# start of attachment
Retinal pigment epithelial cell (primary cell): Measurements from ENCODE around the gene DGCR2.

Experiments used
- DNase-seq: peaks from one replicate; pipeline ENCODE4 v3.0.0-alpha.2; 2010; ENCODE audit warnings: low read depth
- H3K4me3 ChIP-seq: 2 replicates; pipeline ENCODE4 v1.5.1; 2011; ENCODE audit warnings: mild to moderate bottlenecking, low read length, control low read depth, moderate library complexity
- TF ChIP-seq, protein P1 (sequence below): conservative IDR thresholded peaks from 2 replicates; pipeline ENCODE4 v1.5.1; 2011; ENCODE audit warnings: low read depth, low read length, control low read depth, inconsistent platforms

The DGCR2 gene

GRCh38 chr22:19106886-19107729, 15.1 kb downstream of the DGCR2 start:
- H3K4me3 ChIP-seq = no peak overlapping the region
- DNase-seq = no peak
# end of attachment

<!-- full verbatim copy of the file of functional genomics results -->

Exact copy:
Retinal pigment epithelial cell (primary cell): Measurements from ENCODE around the gene DGCR2.

Experiments used
- DNase-seq: peaks from one replicate; pipeline ENCODE4 v3.0.0-alpha.2; 2010; ENCODE audit warnings: low read depth
- H3K4me3 ChIP-seq: 2 replicates; pipeline ENCODE4 v1.5.1; 2011; ENCODE audit warnings: mild to moderate bottlenecking, low read length, control low read depth, moderate library complexity
- TF ChIP-seq, protein P1 (sequence below): conservative IDR thresholded peaks from 2 replicates; pipeline ENCODE4 v1.5.1; 2011; ENCODE audit warnings: low read depth, low read length, control low read depth, inconsistent platforms

The DGCR2 gene

GRCh38 chr22:19106886-19107729, 15.1 kb downstream of the DGCR2 start:
- H3K4me3 ChIP-seq = no peak overlapping the region
- DNase-seq = no peak